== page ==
To put it bluntly: The left went astray when it attempted to ensure equal outcomes instead of staying focused on equal rights, laws, and obligations. The attempt to guarantee equal outcomes was doomed to political failure not just because of its impracticality, but also because it violated the American belief that each individual should be responsible for his or her own fate.
Difficult as it is to admit, Newt Gingrich is campaigning under the correct banner: Opportunity. Beneath this banner, of course, he's just passing bills that will consolidate his and his patrons' power. Most Americans sense this.
The ground Newt has seized can be taken back with straight talk. To most Americans, opportunity means a level playing field. For example, equal access to quality education, which today includes equal access to technological skills. Opportunity also means fair taxation, which means wholesale campaign finance reform and the elimination of highly paid lobbyists who warp our political system on behalf of the already rich.
American voters are eager for a populist upheaval. The most moronic bumper sticker of the '80s--"He who dies with the most toys wins"--hints at what could be our country's saving grace: We're a nation of competitors who want to win each other's respect. We hate idleness and inherited privilege.
One can imagine an independent political reform movement based upon our appreciation of industriousness and fair play. Such a movement would, for example, offer temporary public service jobs to all those willing to work hard. The minimum guaranteed in these and all jobs would be a living wage.
But while reform should be focused on economic opportunity for every American, our core values can't be econometric. In the last 20 years, by coming to measure everything and everyone in terms of dollars, we've lost a sense of other, deeper kinds of exchange. Hasn't the gift of life obligated all of us to create a better future? Asking this question aloud, and listening to diverse answers, may help rejuvenate our hearts and wills.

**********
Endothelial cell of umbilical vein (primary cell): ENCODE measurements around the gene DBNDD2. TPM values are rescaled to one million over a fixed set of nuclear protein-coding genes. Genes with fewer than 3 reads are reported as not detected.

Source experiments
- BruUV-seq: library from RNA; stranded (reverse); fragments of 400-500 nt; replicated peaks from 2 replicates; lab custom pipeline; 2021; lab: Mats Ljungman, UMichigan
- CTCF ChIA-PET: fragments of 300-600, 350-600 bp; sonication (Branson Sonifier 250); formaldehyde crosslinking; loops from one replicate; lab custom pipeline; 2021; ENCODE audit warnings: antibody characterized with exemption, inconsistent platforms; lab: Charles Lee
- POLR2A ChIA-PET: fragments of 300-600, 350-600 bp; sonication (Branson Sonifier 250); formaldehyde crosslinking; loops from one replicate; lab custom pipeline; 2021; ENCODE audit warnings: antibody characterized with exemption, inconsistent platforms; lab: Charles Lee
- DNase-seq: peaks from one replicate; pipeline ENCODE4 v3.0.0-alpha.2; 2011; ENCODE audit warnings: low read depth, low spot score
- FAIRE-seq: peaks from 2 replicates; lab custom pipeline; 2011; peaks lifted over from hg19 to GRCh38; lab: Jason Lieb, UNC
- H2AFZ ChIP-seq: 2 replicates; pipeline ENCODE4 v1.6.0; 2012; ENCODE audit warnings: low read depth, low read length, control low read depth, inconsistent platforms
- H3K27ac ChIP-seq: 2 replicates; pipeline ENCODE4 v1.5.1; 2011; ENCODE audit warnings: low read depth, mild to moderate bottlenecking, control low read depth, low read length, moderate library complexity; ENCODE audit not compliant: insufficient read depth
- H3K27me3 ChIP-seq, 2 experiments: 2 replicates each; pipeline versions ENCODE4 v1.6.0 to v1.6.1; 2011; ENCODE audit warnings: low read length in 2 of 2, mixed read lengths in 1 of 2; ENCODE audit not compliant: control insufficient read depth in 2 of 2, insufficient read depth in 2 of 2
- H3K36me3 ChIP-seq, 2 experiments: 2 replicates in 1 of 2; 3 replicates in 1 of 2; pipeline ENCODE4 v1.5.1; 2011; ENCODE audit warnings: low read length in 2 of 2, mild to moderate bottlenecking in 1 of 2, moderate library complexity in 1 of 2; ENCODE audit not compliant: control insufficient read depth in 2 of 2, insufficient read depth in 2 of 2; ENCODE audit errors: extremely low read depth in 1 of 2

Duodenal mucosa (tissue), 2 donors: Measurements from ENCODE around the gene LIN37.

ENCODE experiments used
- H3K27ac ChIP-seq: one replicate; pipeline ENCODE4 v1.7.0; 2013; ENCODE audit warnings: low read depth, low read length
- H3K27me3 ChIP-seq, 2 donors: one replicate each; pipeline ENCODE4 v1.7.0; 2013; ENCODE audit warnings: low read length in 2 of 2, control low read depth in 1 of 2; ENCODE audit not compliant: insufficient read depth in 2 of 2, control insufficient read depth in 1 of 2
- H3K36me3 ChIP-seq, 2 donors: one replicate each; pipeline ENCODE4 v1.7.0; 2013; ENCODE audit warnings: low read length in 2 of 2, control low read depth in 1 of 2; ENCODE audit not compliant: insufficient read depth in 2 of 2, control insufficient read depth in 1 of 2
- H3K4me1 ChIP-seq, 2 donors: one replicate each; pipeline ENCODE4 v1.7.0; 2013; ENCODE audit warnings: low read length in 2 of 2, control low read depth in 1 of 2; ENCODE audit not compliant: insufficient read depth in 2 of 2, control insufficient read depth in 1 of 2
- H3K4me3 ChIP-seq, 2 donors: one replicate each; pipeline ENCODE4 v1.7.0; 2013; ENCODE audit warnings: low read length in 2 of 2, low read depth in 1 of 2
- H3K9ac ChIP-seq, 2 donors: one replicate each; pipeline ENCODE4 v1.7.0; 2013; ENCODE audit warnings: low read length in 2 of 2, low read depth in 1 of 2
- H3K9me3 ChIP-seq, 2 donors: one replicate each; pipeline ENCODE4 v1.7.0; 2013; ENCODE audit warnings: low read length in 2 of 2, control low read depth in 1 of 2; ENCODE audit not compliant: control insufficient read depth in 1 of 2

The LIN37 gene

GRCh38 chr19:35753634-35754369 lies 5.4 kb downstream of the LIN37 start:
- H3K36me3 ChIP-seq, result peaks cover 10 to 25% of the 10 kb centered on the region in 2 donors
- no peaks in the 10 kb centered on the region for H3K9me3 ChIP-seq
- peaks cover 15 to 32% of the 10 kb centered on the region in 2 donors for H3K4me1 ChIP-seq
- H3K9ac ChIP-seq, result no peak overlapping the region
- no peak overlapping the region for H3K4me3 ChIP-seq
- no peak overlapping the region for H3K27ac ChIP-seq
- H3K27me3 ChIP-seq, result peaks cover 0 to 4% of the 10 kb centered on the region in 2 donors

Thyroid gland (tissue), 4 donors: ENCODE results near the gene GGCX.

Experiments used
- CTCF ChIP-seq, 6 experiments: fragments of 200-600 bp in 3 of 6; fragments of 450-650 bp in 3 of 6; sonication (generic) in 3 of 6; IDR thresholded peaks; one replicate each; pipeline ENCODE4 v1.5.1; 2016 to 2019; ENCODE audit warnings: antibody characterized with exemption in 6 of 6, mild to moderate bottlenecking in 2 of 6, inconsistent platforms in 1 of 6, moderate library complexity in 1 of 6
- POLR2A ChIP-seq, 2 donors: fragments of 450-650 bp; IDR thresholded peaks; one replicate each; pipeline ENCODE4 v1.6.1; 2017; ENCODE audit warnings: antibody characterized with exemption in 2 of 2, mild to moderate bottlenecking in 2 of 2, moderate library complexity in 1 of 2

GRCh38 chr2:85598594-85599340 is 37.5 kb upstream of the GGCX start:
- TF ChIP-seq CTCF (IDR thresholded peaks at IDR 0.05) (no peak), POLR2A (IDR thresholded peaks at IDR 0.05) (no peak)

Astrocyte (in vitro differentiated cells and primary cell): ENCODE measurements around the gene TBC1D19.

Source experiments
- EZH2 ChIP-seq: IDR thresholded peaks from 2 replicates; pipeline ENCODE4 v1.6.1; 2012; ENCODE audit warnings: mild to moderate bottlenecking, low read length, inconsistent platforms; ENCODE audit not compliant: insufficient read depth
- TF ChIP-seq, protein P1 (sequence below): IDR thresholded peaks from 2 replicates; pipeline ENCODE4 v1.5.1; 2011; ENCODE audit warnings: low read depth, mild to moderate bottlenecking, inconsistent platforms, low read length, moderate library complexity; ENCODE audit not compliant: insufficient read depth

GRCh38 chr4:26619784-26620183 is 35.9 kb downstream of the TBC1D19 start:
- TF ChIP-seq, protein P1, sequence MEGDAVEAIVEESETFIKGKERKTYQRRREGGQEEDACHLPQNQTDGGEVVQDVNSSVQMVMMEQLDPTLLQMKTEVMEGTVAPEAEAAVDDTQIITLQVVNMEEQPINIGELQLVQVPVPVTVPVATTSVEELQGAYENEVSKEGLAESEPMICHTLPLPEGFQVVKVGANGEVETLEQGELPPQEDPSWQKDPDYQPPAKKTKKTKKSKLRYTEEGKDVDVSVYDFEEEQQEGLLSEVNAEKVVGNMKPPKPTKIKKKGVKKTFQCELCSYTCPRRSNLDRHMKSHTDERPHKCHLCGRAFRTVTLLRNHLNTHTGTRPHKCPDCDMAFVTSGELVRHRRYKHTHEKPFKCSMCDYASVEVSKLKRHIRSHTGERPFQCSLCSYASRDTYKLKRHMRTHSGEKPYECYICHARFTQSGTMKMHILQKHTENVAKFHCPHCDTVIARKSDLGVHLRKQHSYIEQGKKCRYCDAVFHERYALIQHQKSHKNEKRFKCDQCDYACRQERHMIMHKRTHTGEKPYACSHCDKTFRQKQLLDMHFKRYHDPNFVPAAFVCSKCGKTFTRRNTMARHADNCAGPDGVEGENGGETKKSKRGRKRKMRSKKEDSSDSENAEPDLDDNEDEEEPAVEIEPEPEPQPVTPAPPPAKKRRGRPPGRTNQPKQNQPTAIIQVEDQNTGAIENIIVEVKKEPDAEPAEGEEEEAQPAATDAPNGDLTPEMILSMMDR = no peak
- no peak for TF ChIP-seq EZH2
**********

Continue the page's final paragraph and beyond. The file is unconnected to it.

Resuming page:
We need to imagine a visionary movement calling for everyone--rich and poor, Democrat and Republican--to contribute some effort on behalf of the group that needs the most opportunity: the next generation. Simpler laws and moralities would flow from such a vision. Resource depletion would be heavily taxed, child neglect would be severely stigmatized.
What we've learned in the past 20 years can be dispiriting, no doubt. Humans continue to overburden the planet. Tribalism flares up. More and more children grow up in brutalizing poverty. Meanwhile, the wealthy are building bigger and better enclaves in an attempt to secede from the rest of the human race.
Mother Jones was born at one of the last moments of the Western Enlightenment when it was possible to believe that resources were endless, growth assured, reason natural, and progress inevitable. In such a world, material achievement became the exclusive way to measure worth. But when means become a god, they prove ultimately unsatisfiable and unsatisfying. Today we find ourselves at the beginning of a new era, confronting the limits of our previous understanding. Before us is a humbling, heroic, spiritual task.